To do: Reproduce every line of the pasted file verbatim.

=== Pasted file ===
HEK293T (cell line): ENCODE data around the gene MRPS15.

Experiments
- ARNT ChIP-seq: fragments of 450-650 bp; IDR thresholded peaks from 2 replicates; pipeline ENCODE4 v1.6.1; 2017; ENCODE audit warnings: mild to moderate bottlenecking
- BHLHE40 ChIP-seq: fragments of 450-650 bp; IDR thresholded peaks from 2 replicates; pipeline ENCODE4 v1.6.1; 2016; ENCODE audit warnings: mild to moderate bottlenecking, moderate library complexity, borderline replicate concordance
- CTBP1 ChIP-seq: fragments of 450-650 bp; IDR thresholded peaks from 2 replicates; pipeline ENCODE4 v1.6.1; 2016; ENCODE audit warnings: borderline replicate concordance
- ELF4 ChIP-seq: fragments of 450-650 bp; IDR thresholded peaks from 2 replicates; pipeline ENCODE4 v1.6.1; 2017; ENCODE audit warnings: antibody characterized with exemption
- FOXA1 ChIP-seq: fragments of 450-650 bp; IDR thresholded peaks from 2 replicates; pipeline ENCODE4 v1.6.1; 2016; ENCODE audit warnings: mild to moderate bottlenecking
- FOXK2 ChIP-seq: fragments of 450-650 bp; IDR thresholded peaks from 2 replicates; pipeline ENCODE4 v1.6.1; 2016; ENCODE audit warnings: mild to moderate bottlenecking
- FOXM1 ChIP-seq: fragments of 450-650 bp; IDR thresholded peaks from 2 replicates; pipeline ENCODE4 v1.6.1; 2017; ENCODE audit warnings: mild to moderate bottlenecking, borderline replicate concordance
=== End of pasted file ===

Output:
HEK293T (cell line): ENCODE data around the gene MRPS15.

Experiments
- ARNT ChIP-seq: fragments of 450-650 bp; IDR thresholded peaks from 2 replicates; pipeline ENCODE4 v1.6.1; 2017; ENCODE audit warnings: mild to moderate bottlenecking
- BHLHE40 ChIP-seq: fragments of 450-650 bp; IDR thresholded peaks from 2 replicates; pipeline ENCODE4 v1.6.1; 2016; ENCODE audit warnings: mild to moderate bottlenecking, moderate library complexity, borderline replicate concordance
- CTBP1 ChIP-seq: fragments of 450-650 bp; IDR thresholded peaks from 2 replicates; pipeline ENCODE4 v1.6.1; 2016; ENCODE audit warnings: borderline replicate concordance
- ELF4 ChIP-seq: fragments of 450-650 bp; IDR thresholded peaks from 2 replicates; pipeline ENCODE4 v1.6.1; 2017; ENCODE audit warnings: antibody characterized with exemption
- FOXA1 ChIP-seq: fragments of 450-650 bp; IDR thresholded peaks from 2 replicates; pipeline ENCODE4 v1.6.1; 2016; ENCODE audit warnings: mild to moderate bottlenecking
- FOXK2 ChIP-seq: fragments of 450-650 bp; IDR thresholded peaks from 2 replicates; pipeline ENCODE4 v1.6.1; 2016; ENCODE audit warnings: mild to moderate bottlenecking
- FOXM1 ChIP-seq: fragments of 450-650 bp; IDR thresholded peaks from 2 replicates; pipeline ENCODE4 v1.6.1; 2017; ENCODE audit warnings: mild to moderate bottlenecking, borderline replicate concordance